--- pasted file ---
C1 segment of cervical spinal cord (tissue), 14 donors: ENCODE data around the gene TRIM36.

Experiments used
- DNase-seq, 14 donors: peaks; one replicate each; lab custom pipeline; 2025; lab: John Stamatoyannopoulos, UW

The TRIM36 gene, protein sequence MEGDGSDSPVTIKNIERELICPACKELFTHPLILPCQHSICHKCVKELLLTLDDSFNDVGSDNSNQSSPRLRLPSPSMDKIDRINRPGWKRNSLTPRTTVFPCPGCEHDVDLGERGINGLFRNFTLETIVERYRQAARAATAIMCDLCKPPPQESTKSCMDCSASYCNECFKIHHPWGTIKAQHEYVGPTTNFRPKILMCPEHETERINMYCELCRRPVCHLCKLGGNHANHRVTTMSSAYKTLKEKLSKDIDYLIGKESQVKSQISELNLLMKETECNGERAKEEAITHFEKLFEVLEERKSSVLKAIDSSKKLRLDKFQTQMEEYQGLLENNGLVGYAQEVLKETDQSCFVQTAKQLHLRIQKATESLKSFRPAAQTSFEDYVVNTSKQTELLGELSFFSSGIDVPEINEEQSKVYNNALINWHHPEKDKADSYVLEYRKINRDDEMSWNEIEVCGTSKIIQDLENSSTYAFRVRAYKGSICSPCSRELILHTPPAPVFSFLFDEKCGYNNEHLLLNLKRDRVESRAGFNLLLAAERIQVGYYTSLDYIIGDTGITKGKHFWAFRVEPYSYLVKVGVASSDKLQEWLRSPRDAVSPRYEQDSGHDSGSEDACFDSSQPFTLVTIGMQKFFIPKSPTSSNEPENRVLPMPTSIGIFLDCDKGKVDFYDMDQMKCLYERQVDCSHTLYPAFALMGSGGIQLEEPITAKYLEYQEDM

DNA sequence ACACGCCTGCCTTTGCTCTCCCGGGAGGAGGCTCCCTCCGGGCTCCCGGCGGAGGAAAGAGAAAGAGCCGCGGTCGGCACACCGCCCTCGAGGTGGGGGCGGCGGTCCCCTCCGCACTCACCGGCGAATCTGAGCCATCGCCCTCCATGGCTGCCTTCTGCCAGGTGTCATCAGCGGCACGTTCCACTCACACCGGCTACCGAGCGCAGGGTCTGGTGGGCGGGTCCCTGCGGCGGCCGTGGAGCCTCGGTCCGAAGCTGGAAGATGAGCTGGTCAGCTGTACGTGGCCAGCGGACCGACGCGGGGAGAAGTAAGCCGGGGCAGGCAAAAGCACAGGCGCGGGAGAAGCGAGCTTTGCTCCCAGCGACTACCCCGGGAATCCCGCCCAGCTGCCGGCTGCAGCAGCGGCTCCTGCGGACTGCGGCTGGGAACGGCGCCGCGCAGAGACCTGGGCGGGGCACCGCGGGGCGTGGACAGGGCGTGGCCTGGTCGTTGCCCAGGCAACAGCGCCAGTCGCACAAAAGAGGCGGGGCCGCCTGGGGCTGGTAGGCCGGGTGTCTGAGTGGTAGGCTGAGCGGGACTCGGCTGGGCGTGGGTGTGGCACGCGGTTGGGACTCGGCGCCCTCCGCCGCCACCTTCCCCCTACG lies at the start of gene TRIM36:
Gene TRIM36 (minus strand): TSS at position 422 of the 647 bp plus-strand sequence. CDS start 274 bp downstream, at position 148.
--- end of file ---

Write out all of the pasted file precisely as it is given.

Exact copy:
C1 segment of cervical spinal cord (tissue), 14 donors: ENCODE data around the gene TRIM36.

Experiments used
- DNase-seq, 14 donors: peaks; one replicate each; lab custom pipeline; 2025; lab: John Stamatoyannopoulos, UW

The TRIM36 gene, protein sequence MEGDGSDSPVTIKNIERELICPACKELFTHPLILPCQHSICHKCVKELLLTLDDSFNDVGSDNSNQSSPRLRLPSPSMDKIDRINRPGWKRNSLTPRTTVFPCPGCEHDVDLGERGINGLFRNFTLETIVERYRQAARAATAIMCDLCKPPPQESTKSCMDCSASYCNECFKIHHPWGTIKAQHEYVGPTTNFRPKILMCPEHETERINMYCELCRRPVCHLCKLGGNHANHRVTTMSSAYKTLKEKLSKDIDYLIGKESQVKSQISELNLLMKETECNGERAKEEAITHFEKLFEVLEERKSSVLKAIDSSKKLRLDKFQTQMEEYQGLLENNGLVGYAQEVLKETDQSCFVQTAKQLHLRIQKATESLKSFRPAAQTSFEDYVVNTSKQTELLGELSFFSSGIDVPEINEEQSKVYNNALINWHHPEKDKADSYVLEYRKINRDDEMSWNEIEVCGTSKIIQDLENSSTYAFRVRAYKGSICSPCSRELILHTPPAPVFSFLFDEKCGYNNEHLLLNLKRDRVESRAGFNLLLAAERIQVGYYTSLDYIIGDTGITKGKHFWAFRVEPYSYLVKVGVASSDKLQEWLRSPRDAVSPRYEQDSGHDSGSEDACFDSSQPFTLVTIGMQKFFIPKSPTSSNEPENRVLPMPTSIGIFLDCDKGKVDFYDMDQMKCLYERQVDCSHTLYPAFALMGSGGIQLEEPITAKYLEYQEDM

DNA sequence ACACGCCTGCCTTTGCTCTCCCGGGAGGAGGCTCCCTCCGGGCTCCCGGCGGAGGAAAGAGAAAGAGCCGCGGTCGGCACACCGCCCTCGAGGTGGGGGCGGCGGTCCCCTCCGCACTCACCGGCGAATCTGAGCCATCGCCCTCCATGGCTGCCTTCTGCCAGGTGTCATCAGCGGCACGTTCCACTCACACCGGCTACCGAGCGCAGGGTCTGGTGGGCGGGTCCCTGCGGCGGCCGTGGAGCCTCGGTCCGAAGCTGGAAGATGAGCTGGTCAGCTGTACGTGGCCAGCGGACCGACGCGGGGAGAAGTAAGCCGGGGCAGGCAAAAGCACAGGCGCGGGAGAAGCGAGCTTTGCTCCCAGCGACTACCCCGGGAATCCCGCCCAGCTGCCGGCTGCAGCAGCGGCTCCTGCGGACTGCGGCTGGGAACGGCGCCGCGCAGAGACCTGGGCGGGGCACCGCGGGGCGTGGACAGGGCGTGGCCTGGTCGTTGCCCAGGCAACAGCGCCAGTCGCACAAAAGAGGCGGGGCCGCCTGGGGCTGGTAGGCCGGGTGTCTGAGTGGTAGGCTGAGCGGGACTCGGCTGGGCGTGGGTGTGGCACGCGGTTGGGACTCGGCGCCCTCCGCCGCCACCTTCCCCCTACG lies at the start of gene TRIM36:
Gene TRIM36 (minus strand): TSS at position 422 of the 647 bp plus-strand sequence. CDS start 274 bp downstream, at position 148.